Margaret Maughan, Great Britain's first Paralympic champion, has died at the age of 91.

Maughan won the landmark gold medal in archery at the 1960 Paralympics in Rome and went on to compete at five more Games.

She was a strong advocate for the Paralympic movement and lit the cauldron during the opening ceremony of the 2012 Paralympics in London.

Following a road accident in Malawi in 1959, Maughan was paralyzed from the waist down. She was treated by Dr. Ludwig Guttmann in the UK, a leading neurologist who founded the Paralympic movement.

"We mourn today the loss of one of Great Britain's legends in Paralympic sport with the passing of Margaret Maughan," said Nick Webborn, Chair of the British Paralympic Association.

"Although her passing is extremely sad, the fact that she lived until the age of 91 is testament to the work of Sir Ludwig Guttman who transformed the care of people with spinal cord injury, and that through sport people with disabilities can enjoy rich and fulfilling lives.

"Margaret, we thank you and salute you for all that you did, and although we will miss you tremendously, we will never forget you."

On top of her archery gold, Maughan also competed in swimming, winning gold in the 50m backstroke at the 1960 Paralympics when she was the only competitor in the event.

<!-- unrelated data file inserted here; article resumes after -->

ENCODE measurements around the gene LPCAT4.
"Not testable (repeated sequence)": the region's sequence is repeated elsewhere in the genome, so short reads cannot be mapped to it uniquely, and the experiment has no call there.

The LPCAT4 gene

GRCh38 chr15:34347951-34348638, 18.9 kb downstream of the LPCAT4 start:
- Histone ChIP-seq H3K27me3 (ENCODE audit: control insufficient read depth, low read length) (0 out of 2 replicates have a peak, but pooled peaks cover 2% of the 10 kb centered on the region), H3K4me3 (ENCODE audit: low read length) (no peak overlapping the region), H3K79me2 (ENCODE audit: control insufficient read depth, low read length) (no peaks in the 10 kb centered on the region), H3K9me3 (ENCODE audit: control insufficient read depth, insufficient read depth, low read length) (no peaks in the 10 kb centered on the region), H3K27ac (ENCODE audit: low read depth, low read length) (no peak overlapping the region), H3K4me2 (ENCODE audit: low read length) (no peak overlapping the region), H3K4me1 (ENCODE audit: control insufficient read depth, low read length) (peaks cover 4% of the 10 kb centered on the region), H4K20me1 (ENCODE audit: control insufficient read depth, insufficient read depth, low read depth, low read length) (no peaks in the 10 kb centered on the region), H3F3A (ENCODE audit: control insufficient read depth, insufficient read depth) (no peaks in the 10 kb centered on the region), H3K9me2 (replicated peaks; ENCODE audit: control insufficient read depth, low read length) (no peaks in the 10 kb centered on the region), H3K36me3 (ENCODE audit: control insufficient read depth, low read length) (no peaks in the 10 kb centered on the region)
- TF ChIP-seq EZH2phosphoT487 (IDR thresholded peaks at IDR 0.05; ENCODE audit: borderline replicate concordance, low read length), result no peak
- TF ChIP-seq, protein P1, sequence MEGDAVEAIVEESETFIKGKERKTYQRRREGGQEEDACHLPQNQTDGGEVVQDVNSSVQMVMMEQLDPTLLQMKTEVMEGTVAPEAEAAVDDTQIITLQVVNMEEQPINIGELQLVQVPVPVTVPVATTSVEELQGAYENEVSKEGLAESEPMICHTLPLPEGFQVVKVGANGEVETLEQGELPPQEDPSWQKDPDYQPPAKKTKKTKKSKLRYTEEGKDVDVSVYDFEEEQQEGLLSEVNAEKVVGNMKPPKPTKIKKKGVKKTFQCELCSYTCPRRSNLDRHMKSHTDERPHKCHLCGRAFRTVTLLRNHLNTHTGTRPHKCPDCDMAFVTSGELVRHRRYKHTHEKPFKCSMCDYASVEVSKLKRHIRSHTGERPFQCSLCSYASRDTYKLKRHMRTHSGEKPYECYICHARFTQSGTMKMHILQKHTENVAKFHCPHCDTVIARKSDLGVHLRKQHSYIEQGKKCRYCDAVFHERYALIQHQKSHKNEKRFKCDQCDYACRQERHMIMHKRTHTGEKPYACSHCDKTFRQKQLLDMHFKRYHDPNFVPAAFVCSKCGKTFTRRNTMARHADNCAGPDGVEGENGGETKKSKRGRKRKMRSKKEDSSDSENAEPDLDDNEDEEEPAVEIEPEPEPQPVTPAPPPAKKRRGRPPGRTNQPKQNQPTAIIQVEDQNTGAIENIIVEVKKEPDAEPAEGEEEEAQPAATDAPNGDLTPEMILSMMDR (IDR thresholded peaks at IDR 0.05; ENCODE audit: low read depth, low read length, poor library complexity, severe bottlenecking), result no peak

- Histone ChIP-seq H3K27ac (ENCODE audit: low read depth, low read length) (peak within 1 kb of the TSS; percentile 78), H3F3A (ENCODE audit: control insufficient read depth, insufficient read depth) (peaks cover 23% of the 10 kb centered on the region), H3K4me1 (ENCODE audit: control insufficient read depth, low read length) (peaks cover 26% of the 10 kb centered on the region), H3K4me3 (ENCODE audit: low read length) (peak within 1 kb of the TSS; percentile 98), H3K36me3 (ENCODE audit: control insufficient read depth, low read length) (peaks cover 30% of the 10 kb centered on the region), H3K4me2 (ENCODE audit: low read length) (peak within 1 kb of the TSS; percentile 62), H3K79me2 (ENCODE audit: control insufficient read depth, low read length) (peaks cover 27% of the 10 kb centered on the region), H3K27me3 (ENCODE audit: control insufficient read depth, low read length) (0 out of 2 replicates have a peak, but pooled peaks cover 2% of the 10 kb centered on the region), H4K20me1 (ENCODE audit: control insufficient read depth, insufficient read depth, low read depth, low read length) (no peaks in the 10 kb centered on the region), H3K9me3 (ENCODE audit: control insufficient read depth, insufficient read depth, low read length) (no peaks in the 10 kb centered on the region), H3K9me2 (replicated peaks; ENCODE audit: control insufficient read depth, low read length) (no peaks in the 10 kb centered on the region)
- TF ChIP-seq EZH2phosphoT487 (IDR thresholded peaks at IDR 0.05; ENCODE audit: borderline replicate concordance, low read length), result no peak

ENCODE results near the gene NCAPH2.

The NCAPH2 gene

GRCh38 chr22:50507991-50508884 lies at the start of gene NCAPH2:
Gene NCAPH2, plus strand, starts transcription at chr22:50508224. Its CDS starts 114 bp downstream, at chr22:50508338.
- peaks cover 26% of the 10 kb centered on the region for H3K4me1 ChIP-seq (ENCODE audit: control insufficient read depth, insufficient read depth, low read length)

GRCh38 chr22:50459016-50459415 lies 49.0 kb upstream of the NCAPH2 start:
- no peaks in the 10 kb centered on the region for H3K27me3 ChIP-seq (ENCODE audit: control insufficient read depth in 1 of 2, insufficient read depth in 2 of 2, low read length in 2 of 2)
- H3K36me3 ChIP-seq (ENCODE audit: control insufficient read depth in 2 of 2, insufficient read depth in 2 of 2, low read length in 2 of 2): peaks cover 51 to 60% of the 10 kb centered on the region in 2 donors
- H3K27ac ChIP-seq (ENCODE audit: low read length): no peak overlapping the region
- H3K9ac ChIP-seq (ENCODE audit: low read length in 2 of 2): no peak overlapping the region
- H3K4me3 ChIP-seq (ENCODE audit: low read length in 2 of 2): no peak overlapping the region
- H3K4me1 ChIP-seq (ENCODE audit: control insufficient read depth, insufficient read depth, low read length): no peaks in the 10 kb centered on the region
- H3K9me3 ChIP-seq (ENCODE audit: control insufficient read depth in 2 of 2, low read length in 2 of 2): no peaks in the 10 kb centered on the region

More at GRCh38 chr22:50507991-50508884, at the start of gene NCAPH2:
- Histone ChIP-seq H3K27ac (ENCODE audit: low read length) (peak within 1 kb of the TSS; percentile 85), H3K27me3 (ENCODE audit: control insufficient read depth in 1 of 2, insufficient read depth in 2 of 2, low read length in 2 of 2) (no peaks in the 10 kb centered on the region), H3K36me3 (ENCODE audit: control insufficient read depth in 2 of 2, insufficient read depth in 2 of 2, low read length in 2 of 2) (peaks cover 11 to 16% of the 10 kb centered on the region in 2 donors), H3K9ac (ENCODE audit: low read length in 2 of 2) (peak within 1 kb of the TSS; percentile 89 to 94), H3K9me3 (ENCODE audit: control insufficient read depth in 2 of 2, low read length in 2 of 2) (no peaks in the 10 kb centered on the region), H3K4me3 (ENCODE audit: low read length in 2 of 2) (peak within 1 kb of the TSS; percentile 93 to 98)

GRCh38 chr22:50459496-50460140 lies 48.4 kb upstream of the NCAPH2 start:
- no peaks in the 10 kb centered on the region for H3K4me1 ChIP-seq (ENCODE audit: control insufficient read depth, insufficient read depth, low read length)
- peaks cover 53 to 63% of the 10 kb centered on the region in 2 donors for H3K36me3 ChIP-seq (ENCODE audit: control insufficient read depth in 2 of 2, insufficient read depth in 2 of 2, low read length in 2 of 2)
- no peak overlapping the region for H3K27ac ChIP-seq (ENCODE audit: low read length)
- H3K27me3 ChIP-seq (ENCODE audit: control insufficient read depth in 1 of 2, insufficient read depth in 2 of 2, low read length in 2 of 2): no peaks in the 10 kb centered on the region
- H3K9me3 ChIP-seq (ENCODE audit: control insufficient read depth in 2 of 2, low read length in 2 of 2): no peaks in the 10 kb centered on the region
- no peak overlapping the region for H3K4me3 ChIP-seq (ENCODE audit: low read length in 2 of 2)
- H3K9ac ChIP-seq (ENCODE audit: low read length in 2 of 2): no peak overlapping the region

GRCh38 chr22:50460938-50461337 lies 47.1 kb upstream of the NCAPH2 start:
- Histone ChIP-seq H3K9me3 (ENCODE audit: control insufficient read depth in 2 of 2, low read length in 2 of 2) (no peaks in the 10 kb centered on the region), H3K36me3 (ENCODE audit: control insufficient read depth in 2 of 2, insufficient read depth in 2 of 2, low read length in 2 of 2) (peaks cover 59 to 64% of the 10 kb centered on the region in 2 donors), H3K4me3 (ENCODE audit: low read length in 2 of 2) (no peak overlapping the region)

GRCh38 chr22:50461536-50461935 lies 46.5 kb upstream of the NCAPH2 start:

She also competed in dartchery, a hybrid of darts and archery, in 1972, and lawn bowls in 1980.

She won a total of five medals in her career, three gold and two silver.

"On behalf of British Para-Swimming we are deeply saddened to hear of the passing of Margaret Maughan," said British Para-Swimming's National Performance Director Chris Furber.

"She was a huge inspiration and helped to pave the way for what the Paralympic movement has now become.

"Watching her light the cauldron in London was an incredible moment and she will be sorely missed by everyone involved in para sport."

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